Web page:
Why Streaming Doesn’t Really Matter For Adele

The outstanding success of Adele’s single ‘Hello’ has stoked up the already eager debate around whether Adele’s forthcoming ‘25’ album is going to be a success.  Indeed some are asking whether it is going to ‘save the industry’. One of the aspects that is getting a lot of attention is whether the album is going to be held back from some or all of the streaming services.  The parallels with Taylor Swift’s ‘1989’ are clear, especially because both Swift and Adele are strong album artists, which is an increasingly rare commodity these days. But the similarities do not go much further.  In fact the two artists have dramatically different audience profiles which is why streaming plays a very different role for Adele than it does for Swift.

Lapsed Music Buyers Were Key To the Success Of ‘21’

Adele’s ’21’ was a stand out success, selling 30 million copies globally.  Core to ‘21’s commercial success was that the album touched so many people and in doing so pulled lapsed and infrequent music buyers out of the woodwork.  The question is whether the feat can be repeated? In many respects it looks a tall ask.  We’re 4 years on since the launch of ‘21’ and the music world has changed.  Music sales revenue (downloads and CDs) have fallen by a quarter while streaming revenues have tripled.  And the problem with pulling lapsed and infrequent buyers out of the woodwork is that they have receded even further 4 years on.  In fact a chunk of them are gone for good as buyers.

buyer streamer overlap

But beneath the headline numbers the picture is more nuanced (see graphic).  Looking at mid-year 2015 consumer data from the US we can see that music buyers (i.e. CD buyers and download buyers) are still a largely distinct group from free streamers (excluding YouTube).  While this may seem counter intuitive it is in fact evidence of the twin speed music consumer landscape that is emerging.  This is why ‘Hello’ was both a streaming success (the 2nd fastest Vevo video to reach 100m views) and a sales success (the first ever song to sell a million downloads in one week in the US).  These are two largely distinct groups of consumers.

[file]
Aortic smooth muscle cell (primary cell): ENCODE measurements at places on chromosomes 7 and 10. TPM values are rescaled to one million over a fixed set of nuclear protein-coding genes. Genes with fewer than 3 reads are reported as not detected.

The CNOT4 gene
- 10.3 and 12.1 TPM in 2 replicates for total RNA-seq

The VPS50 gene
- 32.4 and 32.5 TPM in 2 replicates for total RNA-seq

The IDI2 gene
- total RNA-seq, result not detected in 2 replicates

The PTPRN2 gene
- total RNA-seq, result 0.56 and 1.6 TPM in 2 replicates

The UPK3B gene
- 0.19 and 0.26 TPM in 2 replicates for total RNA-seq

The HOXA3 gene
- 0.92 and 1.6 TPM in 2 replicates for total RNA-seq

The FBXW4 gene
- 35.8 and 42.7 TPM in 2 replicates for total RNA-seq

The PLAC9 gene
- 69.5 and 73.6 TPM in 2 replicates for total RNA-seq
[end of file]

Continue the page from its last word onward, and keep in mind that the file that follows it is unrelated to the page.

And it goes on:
Streaming A Non-Issue?

As a reader of this blog you probably live much or most of your music life digitally, but for vast swathes of the population, including many music buyers, this is simply not the case.  Given that the mainstream audience was so key to ‘21’s success we can make a sensible assumption that many of these will also fall into the 27% of consumers that buy music but do not stream.  The implication is thus that being on streaming really is not that big of a deal for ‘25’ one way or the other.  Whereas Taylor Swift’s audience is young and streams avidly, Adele’s is not.  That is not to say there aren’t young Adele fans, of course there are, but they are a far smaller portion of Adele’s fan base than Swift’s.

60% of 16-24 year olds stream while just 20% buy CDs.  Compare that to 40-50 year olds where 34% stream and 43% buy CDs.  These are dramatically different audiences which require dramatically different strategies.  Audio streaming is unlikely to be a major factor either way for Adele, neither in terms of lost sales nor revenue.  Unless of course she ‘does a Jazy-Z‘ or ‘does a U2’ and takes a big fat cheque from Apple to appear exclusively on Apple Music.  But I’d like to think she’d like to think she’d have the confidence of earning sales the real way.

The Importance Of The Digitally Engaged Super Fan

What unites Swift and Adele is that they are both mass market album artists and as such are something of a historical anomaly.  Swift bucked the trend by making an album targeted at Digital Natives shift more than 8 million units.  Adele will likely also buck the trend.  But paradoxically, considering the above data, in some ways it will be a harder task for Adele.  Swift has a very tightly defined, super engaged fan base that identifies itself with her.  Adele’s fanbase is more amorphous and pragmatic.  You don’t get ‘Adelle-ettes’.  Swift was able to mobilise her fanbase into music buying action like a presidential candidate with a passionate grassroots following and big donors.  The importance of digitally engaged super fans is the secret sauce of success for digital era creators.  It is the exact same dynamic that ensured UK YouTuber Joe Sugg was able to leverage his fanbase to give his debut book ‘Codename Evie’ the biggest 1st week sales for graphic novel EVER in the UK this year.